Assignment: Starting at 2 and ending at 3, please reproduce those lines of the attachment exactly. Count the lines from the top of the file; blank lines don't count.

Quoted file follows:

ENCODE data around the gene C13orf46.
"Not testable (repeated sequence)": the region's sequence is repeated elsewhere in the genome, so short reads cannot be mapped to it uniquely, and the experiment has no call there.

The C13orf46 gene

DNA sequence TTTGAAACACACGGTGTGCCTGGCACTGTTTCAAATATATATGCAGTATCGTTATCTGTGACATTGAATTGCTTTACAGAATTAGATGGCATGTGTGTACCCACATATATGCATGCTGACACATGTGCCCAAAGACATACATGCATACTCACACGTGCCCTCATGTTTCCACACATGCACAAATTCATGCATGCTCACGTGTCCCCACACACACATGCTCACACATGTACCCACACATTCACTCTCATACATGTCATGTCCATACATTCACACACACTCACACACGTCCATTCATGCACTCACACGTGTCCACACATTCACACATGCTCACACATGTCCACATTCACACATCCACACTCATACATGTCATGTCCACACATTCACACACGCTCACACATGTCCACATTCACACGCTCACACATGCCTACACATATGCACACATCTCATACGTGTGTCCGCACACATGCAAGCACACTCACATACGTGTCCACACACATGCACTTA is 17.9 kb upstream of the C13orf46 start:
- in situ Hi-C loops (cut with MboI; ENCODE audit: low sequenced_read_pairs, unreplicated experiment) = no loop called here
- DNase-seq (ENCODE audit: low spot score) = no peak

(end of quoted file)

"Not testable (repeated sequence)": the region's sequence is repeated elsewhere in the genome, so short reads cannot be mapped to it uniquely, and the experiment has no call there.

The C13orf46 gene